The main square
|• Mayor||Dr. Mirko Duspara (CPR)|
|• City||50.27 km2 (19.41 sq mi)|
|Elevation||92 m (302 ft)|
|Population (2011 census)|
|• Density||1,200/km2 (3,000/sq mi)|
|Time zone||CET (UTC+1)|
|• Summer (DST)||CEST (UTC+2)|
Slavonski Brod (pronounced [slǎv̞ɔ̝ːnskiː brɔ̝̂ːd]) is a city in Croatia, with a population of 59,141 in 2011. Located in the region of Slavonia, it is the centre of Brod-Posavina County, and a river port on the Sava river.
The city was known as Marsonia in the Roman Empire, and as Brod na Savi 1244–1934.
The city is located 197 kilometres (122 miles) southeast of Zagreb and at an elevation of 96 metres (315 feet). It developed at the strategically important crossing over the Sava river toward Brod in Bosnia and Herzegovina. The Bosnian city was called Bosanski Brod until 2009.
Slavonski Brod is an important intersection of the Posavina part of the highway and a railway junction, since it is located on the highway linking Zagreb–Lipovac–Belgrade (E70, A3) and the Zagreb–Vinkovci–Belgrade railway. The ship port "Brod" on the Sava river is under construction.
There is also a new modern highway under construction, on the Pan-European Corridor Vc, which will connect Northern Europe and Hungary with Croatia (through the region of Slavonia), and Bosnia and Herzegovina with Croatia (through the coastal region of Dalmatia). The alignment of this highway is approximately at a 19 km (12 mi) distance from the center of the town. With the completion of this route, the area of the town Slavonski Brod will become one of the major highway intersections in this part of Europe connecting directions West-East and North-South.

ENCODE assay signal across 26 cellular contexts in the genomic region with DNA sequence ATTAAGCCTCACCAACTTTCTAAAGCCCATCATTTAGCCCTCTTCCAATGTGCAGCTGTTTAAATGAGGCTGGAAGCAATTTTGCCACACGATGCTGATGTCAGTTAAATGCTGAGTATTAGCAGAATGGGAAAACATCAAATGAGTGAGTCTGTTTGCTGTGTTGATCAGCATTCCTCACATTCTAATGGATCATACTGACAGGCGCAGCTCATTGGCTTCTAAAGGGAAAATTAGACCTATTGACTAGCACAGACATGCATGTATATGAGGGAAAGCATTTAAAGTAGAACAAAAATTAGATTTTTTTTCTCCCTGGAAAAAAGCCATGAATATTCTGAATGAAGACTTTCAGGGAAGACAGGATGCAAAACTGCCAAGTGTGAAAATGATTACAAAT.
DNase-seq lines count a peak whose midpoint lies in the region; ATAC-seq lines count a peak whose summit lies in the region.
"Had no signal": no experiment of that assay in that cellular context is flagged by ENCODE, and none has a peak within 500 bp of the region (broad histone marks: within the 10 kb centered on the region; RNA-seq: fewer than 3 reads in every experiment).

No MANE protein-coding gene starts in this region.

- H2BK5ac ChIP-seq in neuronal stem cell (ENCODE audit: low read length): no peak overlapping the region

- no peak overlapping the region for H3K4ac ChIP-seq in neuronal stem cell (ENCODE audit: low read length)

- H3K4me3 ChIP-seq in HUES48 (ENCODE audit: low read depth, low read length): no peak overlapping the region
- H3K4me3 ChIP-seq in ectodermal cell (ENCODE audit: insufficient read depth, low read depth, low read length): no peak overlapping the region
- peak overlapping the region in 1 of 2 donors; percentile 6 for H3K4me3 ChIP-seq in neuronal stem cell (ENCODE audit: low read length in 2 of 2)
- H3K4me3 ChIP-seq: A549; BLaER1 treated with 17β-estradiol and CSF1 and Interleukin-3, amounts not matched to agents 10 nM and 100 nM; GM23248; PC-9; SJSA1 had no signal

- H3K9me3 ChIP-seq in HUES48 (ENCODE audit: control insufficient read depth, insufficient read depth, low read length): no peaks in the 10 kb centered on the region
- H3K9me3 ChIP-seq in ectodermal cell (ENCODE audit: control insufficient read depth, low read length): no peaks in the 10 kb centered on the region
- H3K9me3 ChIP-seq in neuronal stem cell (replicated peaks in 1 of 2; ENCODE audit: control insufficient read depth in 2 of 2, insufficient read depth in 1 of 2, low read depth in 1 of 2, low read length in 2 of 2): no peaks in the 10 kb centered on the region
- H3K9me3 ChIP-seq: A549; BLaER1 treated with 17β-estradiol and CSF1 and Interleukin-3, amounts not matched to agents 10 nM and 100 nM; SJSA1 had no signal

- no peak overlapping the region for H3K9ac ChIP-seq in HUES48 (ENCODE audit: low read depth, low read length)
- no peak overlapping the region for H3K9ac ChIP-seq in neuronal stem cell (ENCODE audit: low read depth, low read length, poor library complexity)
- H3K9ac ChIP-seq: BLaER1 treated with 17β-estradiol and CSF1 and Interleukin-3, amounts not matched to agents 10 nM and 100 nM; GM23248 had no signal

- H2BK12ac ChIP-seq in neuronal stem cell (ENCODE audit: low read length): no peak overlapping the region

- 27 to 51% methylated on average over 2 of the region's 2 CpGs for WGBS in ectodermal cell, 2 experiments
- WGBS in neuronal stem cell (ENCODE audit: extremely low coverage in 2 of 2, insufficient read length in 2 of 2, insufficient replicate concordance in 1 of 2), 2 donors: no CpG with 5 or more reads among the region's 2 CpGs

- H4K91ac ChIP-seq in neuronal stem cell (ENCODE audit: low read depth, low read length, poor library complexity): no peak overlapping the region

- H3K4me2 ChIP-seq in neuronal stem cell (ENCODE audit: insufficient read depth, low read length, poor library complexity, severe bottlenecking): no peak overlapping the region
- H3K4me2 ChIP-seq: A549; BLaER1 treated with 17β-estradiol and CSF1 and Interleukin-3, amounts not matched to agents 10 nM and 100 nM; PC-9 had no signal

of Slavonski Brod
|Source: Naselja i stanovništvo Republike Hrvatske 1857–2001, DZS, Zagreb, 2005|
A favorable geographical location, pleasant continental climate, fertile soil and vicinity of the river Sava have all resulted with the city being inhabited since a prehistoric age. The city was given the name "Brod", historically first signifying the place where the river could be crossed, and only later the actual vessel to cross the river with.
The northeastern part of the city, at Galovo, recently revealed a rich deposit of the Starčevo culture, dating in the Early Stone Age. Besides the fact that this is the largest architectural finding in northern Croatia, it confirms that the locality of Brod has been inhabited for at least 8,000 years.
The first historical settlement in Brod dates from Roman times, the settlement being known as Marsonia. It is still disputed whether Marsonia was a postal station, lodging for the night or an actual settlement.
The Peutinger map refers to Marsonia as Marsonie, while the work "Notitia dignitatum" has Marsonia under the name of "Auxilia Ascaria Tauruno sive Marsonia". The issue of Marsonia becoming a city has been tackled by the publishers of Ptolemy's geography, dating from the 16th century. The first geographer who located the position of Marsonia at the locality of Brod was Abraham Ortelius, who, in his atlas Theatrum orbis terrarum (Antwerpen 1590) published a map, the objective of which was to reconstruct and connect the antic names of Panonian and Illyric settlements with the towns of that time. It was he who placed Marsonia at the today's locality of Brod.